You must present your exam to me in two forms: both physically and electronically. That is, you must write all of your answers using the computer, print them out, number the pages, put your name on the top of every page, and hand me the printed copy. You must also email me a copy of your exam. You should create the emailed version by copying the various parts of your exam and pasting them into an email message. In both cases, you should put your answers in the same order as the problems. Failure to name and number the printed pages will lead to a penalty of two points. Failure to turn in both versions may lead to a much worse penalty.
In many problems, I ask you to write code. Unless I specify otherwise in a problem, you should write working code and include examples that show that you've tested the code. Do not include images; I should be able to regenerate those.
Unless I state otherwise, you should document any procedures you write. Your documentation should use the six-P documentation style.
Just as you should be careful and precise when you write code and documentation, so should you be careful and precise when you write prose. Please check your spelling and grammar. Since I should be equally careful, the whole class will receive one point of extra credit for each error in spelling or grammar you identify on this exam. I will limit that form of extra credit to five points.
I will give partial credit for partially correct answers. I am best able to give such partial credit if you include a clear set of work that shows how you derived your answer. You ensure the best possible grade for yourself by clearly indicating what part of your answer is work and what part is your final answer.
I may not be available at the time you take the exam. If you feel that a question is badly worded or impossible to answer, note the problem you have observed and attempt to reword the question in such a way that it is answerable. If it's a reasonable hour (before 10 p.m. and after 8 a.m.), feel free to try to call me in the office (269-4410) or at home (236-7445).
I will also reserve time at the start of each class before the exam is due to discuss any general questions you have on the exam.
assoc
for Repeated Keys
Topics: Sequential search, assoc
,
List recursion
As you may have noted, one potential deficiency of assoc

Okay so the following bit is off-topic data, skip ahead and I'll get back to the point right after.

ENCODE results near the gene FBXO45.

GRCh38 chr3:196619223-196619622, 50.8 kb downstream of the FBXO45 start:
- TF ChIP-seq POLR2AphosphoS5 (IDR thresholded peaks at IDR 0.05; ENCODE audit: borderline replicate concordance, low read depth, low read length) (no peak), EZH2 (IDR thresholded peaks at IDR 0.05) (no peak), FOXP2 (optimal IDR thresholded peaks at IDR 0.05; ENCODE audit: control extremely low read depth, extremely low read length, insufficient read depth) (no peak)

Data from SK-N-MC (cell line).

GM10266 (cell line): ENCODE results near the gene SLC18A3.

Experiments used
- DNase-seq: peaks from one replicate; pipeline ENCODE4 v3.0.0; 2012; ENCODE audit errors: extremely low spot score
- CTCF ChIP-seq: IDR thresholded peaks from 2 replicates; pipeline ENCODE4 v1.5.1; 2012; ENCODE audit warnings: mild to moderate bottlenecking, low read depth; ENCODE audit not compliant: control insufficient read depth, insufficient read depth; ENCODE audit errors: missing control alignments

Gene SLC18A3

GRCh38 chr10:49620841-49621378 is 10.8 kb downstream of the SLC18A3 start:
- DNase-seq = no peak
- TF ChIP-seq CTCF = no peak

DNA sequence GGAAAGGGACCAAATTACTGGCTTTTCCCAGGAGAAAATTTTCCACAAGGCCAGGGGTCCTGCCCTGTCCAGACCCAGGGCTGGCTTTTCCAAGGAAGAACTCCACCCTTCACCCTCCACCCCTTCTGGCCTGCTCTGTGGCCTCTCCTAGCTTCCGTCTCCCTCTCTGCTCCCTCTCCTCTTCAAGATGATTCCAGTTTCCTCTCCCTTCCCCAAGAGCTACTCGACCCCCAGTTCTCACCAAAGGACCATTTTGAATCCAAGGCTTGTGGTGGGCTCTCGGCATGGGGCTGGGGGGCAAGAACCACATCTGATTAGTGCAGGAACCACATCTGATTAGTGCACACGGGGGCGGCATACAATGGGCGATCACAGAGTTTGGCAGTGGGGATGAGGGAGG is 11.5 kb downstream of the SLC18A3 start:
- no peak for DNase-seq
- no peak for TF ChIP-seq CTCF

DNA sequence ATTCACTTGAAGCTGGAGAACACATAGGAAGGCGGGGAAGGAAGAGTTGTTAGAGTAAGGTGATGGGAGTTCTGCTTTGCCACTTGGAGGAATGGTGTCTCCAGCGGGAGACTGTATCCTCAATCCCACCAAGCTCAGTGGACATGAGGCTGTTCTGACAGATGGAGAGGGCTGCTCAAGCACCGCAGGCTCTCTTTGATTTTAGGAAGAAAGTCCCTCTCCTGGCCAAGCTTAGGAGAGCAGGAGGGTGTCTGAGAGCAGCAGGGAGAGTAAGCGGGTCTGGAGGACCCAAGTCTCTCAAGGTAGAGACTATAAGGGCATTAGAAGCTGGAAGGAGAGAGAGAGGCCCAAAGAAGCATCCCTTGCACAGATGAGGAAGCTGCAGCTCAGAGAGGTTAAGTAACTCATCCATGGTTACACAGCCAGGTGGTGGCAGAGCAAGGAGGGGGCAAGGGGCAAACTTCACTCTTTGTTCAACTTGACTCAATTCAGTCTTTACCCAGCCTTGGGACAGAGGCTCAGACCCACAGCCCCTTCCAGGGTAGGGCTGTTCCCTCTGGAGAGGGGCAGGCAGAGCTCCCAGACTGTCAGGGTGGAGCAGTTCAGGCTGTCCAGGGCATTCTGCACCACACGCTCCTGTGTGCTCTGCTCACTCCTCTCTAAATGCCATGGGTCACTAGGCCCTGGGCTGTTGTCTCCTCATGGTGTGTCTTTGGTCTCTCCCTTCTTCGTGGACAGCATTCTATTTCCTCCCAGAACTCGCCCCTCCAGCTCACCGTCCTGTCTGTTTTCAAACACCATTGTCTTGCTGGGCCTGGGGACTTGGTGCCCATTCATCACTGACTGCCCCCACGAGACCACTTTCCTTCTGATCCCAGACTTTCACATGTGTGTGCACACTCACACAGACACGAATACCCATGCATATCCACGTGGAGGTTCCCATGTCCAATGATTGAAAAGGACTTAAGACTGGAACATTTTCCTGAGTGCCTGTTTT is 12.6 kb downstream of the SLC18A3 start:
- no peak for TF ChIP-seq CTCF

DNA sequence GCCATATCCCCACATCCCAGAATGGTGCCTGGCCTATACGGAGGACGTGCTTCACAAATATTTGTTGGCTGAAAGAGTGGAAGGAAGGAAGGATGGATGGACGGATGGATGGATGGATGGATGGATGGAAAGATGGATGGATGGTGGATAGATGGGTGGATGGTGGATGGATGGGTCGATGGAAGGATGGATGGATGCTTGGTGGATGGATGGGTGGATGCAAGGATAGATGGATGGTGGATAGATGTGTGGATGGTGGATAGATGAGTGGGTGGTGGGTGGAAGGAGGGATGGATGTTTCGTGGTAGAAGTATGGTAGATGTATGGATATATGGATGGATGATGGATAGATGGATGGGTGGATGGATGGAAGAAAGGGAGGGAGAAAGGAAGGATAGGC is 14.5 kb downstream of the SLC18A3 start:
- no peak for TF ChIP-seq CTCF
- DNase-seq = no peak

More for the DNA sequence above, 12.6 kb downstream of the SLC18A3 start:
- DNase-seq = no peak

is that when multiple entries contain the same key,
assoc
returns only the first entry with a particular
key.
Write, but do not document, a procedure, (
, that
makes a list of all the values in
assoc-all
key
lst
)lst
whose car is key
.
You need not check the preconditions for this procedure.
Note that assoc-all
should return the empty list if
no entry contains the desired key.
For example,
(define people (list (list "Adams" "Amy" "Architecture") (list "Jones" "Jack" "Geography") (list "Jones" "Jane" "Geology") (list "Smith" "Sarah" "Science") (list "Jones" "Jenna" "Genetics")))
>
(assoc-all "Jones" people)
(("Jones" "Jack" "Geography") ("Jones" "Jane" "Geology") ("Jones" "Jenna" "Genetics"))
>
(assoc-all "Smith" people)
(("Smith" "Sarah" "Science"))
>
(assoc-all "Davis" people)
()
assoc-all
Topics: Documentation, Preconditions
Write the six-P documentation for assoc-all
.
Topics: Binary search, vectors, divide-and-conquer, numeric recursion
As you've observed, when a key is repeated, binary search picks
one value with that key, but not necessarily the first value with
that key. Write, but do not document, a variant,
binary-search-first
, that
uses the ideas of binary search to find the first
element in the vector that contains the given key.
You should strive to make your procedure as efficient as possible.
While one strategy for implementing binary-search-first
is to find some value with the given key (which binary search already
does) and then to step left in the vector until you find the first
value with that key, stepping through elements one-by-one is inefficient.
Write your version so that it continues to
“divide and conquer” in its attempt to find the first
element with that key.
Topics: Lists, pairs, trees, tree recursion
Finding the average of a list of numbers can be a fairly
straightforward process. For example, if we have
the sum
procedure from the list recursion